Bringing Up Feeling


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Personally, I have noticed sadness sticks to me. As I go about my day, I bump into a myriad of sad stories. We find ourselves on the receiving end of some micro-aggression. A friend has lost her mother. A news story tells of the reality of teenage girls pressured into sex through social media. A prayer request at church shares about a mother-in-law diagnosed with cancer. While we aren’t looking, these stories build up inside us, and the sadness attached to them takes a toll. Perhaps we become callous or cynical and develop what some call “compassion fatigue.” Maybe we catalogue these pains in a secret room in our hearts that we hide from even ourselves, but the stories stack up and build until one day we lash out at our dearest friend over an offense that hurt; but if we are honest, our explosive reaction does not make complete sense even to us. Perhaps we did not explode over one offense, but over a million little, sad stories collecting dust in the storehouses of our hearts?


Maybe we need a space to take stock of the sadness that sticks to us like lint pills on so many cheap sweaters. Try this: Find a half hour when you won’t be disturbed. Waking up early before those around you is best. Feelings are most accessible before we interact with others (especially for twos) or before you read the news (I’m talking to you, fives). The words and feelings of others ring in our ears like a loud noise that plays over the sound of our true feelings. Consider using a mediation app for at least five minutes and follow some breathing exercises that reconnect your attention with your body. You will know you have strengthened your connection with your body when parts of your body that felt light now feel warm and heavy. Feelings are located in the body. When we are disconnected from our bodies, we are estranged from our own feelings. Once you have reestablished or strengthened your connection, come out of the meditation, and maintaining your connection with your body, allow your mind to drift to your thoughts. Dwell on any that seem significant. What thoughts kept emerging while you were trying to focus on your body? What feelings are connected to those thoughts? What words would you use to describe those feelings? Frustration? Disappointment? Confusion? What feelings might be more primary than those? Frustration is just anger’s more socially acceptable cousin. It is not a primary feeling. We reach for pseudo-feeling words like frustration so we can fool ourselves and others into thinking that we are feeling, when in reality we are still estranged from our feelings. Do not settle for dim reflections of your feelings. Tease them out and convert them from catalogued feelings to processed feelings. This is crucial because, as Richard Rohr said, pain that is not transformed will be transferred.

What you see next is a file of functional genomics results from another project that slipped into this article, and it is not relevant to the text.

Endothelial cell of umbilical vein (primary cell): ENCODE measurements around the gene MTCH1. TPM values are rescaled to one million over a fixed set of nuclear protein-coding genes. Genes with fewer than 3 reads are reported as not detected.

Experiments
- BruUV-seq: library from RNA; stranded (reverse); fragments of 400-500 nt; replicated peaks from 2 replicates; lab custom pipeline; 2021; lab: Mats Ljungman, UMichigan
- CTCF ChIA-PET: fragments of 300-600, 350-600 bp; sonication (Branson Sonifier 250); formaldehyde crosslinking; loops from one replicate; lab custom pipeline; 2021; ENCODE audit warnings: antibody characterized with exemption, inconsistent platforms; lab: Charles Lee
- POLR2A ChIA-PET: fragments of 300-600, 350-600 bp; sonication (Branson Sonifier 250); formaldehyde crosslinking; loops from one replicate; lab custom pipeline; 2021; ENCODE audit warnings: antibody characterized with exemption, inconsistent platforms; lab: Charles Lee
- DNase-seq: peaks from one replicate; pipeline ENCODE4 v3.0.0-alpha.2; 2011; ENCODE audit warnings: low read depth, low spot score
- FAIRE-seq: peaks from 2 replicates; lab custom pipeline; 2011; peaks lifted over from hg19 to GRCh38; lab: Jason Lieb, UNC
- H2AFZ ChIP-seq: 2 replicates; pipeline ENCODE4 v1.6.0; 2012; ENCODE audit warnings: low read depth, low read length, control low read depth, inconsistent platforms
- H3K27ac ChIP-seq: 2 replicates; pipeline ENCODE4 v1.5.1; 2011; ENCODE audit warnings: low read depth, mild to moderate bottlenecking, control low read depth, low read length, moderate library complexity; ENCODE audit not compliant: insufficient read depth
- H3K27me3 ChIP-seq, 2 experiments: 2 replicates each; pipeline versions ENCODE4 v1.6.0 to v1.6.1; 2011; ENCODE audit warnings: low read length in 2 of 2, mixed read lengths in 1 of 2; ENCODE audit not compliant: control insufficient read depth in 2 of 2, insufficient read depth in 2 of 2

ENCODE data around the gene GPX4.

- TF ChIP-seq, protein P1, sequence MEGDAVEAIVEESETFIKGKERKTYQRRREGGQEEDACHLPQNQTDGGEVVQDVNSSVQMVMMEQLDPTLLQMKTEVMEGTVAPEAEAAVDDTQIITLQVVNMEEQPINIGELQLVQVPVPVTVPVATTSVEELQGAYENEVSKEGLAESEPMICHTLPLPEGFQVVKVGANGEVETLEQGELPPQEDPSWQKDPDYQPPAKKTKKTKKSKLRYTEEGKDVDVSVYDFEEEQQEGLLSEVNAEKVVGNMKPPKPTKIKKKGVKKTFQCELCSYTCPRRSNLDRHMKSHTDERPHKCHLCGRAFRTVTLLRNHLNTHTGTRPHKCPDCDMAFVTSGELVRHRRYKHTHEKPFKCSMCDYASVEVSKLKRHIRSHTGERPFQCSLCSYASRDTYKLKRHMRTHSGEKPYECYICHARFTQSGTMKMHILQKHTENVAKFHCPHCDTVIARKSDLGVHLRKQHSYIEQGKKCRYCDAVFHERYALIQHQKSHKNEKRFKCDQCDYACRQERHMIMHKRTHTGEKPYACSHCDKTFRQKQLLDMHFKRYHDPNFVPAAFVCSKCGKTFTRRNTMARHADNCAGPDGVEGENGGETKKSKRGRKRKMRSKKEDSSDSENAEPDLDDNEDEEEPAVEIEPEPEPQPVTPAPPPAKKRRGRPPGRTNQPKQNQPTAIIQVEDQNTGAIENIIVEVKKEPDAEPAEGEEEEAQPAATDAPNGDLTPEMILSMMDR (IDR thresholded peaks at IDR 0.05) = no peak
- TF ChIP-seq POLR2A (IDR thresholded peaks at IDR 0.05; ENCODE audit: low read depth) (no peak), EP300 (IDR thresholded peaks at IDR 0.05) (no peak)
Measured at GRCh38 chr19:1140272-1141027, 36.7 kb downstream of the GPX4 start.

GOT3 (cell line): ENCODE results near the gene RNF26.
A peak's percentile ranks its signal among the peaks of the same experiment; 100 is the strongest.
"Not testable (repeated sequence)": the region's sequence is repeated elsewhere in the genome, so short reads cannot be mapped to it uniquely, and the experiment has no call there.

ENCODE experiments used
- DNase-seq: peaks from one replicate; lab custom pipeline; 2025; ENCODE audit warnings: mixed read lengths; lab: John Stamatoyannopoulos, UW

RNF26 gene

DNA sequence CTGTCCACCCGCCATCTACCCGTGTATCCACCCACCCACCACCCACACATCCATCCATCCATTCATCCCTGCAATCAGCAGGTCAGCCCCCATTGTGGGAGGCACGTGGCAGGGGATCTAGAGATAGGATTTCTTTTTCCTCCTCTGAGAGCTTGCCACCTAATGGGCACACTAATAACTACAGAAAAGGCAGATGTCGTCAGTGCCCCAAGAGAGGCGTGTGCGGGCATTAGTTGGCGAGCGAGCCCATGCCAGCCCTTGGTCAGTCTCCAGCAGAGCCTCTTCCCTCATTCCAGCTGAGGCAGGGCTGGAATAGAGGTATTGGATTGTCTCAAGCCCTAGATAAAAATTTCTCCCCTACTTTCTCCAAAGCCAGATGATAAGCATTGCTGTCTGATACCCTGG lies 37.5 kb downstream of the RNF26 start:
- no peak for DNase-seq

Whatever feelings arise, soften to them. Sadness or some tender feeling often emerges when we soften to anger. Stick with this quest until you can name anger, shame and fear inside. Are you crying? Stay with that until the tears pass. No feeling is final. Repeat this process as needed. I recommend doing it about once a week. Feelings come to shore and sweep over us like waves, then leave us and wash back out to sea, leaving us with a peace that surpasses understanding and a clarity that allows us to think productively, without the distortion of unresolved feelings clouding our cognition. Your feelings are a part of you, and they connect you to others; embrace their power.